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ALW880QAW Amana Washer - Instructions

Installation Instructions for parts on models starting with ALW880QAW

These instructions have been submitted by other PartSelect customers and can help guide you through the washer repair with useful information like difficulty of repair, length of repair, tools needed, and more.

Models starting with ALW880QAW

All Instructions for models starting with ALW880QAW
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Spin cycle sounded like freight train

  • Customer: Mike from Houston TX
  • Difficulty: Easy
  • Time to Complete: More than 2 hours
  • Tools Required: Socket set
  • 49 of 53 people found this instruction helpful
Spin cycle sounded like freight train, bad bearing, apparently they all fail the same way, this revised parts kit should prevent premature failure in future.

The following is easy for an experienced mechanic of any type, fully doable by an accomplished DYI'er, between this writeup and the kit instructions (which I do not fully follow) you should be fine. Probably avoid this task if you aren't either of the aforementioned.

Remove lower pannel, top pannel, lift top back. Remove fill hose to outer tub, clear tube to outer tub. Remove entire outer cabinet from base, exposing base and tub. Remove augur assy by popping off cap removing inner bolt, lifting augur out. Remove top of outer tub cap assy by pressing down where each latch is and gently prying latch open with screwdriver. Remove bolts holding in inner tub and remove inner tub. Unscrew the pastic nut on transmission shaft using channel locks (counterclockwise from top), don't worry about destroying this part since a new one is in the kit. Remove (pry off with your hands, don't worry about breaking it) the 'lint filter' (looks like a frisbee) and trash it. Remove the large (about 8")aluminum hub (that the inner tub bolts to) by unscrewing counterclockwise. No special tool needed, just use air hammer if available against one of the T shaped castings to get it loose, otherwise use a drift and hammer same way. Don't worry about messing up the part since a new one is in the kit. Remove the outer tub drain hose, remove six screws holding outer tub, lift outer tub out. Turn outer tub upside down and use a wide crowbar/nail puller to CAREFULLY pry out the bearing/seal assy from the bottom of the tub. Take your time working your way completely around the bearing/seal several times so it doesn't get too crooked while removing it. Clean everything thoroughly. Inspect the area of the bottom of outer tub where you removed the bearing/seal. If all is well and there are no gouges, get it wet with clean water and then carefully press the new bearing/seal assy in with the heal of the palm of your hand, working your way around it so it doesn't get crooked while pressing in. Do not use sealer (unless there are gouges) and do not hammer this. Make sure it is fully seated in the outer tub. Do reverse to put everything back together. I tightened the aluminum hub the same way I loosened it, no problem. There are some rubber plugs in the kit to install in some holes in the tub, scrape or clean any gunk off the inner tub around these holes so the rubber plugs will seat properly. Carefully snug the plastic nut with channelocks by gripping it from the top as opposed to the side (so the fins don't break). Note there is a small o-ring on the transmission shaft to change before replacing the augur. Nice and quiet after the repair, hopefully the new kit (and trashing the 'lint filter') makes it last longer... LOL, it's a bit disturbing seeing the gunk under the augur knowing that has been there all this time while 'cleaning' the laundry! I'll probably start removing the augur every so often to clean under there.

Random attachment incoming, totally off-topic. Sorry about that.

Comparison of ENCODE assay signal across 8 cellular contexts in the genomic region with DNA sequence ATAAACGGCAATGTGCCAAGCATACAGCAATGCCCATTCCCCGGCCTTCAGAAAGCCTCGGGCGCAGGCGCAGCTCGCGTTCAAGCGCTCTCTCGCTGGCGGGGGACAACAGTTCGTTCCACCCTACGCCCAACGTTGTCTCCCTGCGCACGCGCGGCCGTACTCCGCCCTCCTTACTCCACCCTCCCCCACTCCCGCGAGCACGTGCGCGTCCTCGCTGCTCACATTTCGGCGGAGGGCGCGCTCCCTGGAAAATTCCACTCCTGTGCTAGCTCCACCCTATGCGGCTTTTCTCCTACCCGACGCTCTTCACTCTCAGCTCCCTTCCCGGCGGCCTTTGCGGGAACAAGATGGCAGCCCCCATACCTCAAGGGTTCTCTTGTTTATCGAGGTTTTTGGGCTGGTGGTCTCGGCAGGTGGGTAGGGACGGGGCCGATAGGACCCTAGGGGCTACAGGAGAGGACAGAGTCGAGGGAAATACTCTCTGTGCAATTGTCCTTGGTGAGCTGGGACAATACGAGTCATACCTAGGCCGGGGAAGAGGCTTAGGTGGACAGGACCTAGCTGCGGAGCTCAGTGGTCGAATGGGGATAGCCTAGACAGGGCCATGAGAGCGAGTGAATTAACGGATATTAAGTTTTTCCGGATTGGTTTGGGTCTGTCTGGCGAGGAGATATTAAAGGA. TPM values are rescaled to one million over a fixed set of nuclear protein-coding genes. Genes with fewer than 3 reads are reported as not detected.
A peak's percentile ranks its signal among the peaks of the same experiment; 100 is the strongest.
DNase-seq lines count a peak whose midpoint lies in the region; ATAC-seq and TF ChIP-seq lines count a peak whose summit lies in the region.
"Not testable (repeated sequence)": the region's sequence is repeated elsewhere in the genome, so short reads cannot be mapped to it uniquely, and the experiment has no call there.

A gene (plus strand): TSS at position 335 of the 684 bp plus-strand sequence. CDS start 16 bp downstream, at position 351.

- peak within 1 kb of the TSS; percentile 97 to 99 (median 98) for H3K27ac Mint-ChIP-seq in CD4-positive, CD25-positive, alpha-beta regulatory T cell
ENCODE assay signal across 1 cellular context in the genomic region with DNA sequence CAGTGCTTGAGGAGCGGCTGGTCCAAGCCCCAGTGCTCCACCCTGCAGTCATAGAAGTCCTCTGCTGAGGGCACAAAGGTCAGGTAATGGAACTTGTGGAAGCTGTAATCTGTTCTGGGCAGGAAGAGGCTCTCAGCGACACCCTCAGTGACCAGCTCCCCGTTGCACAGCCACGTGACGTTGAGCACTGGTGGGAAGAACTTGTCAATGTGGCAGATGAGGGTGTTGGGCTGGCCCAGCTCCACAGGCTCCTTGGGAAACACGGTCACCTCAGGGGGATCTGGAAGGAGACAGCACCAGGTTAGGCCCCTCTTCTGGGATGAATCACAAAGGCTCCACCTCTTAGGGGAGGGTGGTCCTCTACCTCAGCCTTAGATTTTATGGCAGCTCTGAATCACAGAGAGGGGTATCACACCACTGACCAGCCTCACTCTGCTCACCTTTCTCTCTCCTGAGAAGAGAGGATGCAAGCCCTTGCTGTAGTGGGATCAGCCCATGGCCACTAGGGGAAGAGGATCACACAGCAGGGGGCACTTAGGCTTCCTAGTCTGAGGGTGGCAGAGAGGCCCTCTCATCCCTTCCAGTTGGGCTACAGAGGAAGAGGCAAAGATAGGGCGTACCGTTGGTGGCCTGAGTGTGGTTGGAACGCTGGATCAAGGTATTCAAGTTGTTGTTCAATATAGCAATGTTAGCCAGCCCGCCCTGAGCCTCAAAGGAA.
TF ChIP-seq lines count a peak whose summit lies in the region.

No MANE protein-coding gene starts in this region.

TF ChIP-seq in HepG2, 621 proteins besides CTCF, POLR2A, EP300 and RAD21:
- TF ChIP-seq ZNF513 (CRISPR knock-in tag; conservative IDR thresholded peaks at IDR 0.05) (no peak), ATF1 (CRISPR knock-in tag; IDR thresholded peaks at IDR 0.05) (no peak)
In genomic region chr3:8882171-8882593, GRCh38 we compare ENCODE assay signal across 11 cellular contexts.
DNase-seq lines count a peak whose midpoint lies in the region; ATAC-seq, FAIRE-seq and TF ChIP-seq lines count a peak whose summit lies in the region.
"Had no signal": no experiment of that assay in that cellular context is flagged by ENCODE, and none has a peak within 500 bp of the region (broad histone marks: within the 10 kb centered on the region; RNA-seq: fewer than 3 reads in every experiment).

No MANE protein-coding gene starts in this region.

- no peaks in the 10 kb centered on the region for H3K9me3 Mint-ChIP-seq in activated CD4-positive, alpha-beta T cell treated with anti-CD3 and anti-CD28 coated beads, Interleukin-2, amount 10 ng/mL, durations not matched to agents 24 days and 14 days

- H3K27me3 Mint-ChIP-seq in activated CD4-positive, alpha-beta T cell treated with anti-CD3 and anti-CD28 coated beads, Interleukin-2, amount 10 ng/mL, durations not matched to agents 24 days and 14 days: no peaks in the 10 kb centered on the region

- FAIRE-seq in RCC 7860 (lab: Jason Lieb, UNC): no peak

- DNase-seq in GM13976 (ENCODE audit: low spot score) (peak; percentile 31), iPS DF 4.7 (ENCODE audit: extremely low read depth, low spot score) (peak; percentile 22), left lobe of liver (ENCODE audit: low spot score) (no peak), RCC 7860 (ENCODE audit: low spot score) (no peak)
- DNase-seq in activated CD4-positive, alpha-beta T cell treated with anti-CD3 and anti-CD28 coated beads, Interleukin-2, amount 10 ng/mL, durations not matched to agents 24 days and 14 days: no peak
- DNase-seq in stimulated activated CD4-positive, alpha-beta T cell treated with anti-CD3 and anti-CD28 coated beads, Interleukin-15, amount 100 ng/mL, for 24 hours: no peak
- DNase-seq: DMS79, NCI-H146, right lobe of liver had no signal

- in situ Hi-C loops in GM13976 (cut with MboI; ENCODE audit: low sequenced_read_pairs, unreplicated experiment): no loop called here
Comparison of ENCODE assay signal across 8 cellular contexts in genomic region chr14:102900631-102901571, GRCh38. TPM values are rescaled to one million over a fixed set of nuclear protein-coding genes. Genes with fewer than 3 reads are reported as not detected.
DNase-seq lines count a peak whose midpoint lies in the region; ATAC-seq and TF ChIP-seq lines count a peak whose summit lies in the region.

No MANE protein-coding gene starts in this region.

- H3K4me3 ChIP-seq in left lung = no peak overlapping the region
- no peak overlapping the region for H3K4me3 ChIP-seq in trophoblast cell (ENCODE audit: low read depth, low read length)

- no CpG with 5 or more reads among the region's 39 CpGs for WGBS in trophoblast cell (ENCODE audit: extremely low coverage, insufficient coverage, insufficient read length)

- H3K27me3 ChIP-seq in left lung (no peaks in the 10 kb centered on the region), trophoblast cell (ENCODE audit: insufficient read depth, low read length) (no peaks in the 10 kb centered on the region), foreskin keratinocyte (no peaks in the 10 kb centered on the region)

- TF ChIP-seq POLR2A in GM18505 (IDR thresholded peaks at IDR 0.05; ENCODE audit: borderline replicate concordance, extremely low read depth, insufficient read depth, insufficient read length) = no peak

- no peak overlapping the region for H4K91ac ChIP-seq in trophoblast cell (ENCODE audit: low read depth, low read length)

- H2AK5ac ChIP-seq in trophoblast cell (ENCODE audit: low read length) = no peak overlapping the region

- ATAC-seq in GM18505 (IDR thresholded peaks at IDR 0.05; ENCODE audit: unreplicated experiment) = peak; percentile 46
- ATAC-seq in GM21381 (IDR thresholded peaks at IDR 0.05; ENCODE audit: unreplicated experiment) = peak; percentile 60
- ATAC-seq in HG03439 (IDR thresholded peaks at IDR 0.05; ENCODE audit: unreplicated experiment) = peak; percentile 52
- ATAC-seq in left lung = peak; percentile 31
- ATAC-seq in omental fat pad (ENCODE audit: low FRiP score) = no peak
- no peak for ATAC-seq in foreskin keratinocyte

tub seal/bearing failed due to dirt

  • Customer: John from Salford PA
  • Difficulty: Easy
  • Time to Complete: 1- 2 hours
  • Tools Required: Nutdriver, Pliers, Screw drivers, Socket set, Wrench set
  • 40 of 47 people found this instruction helpful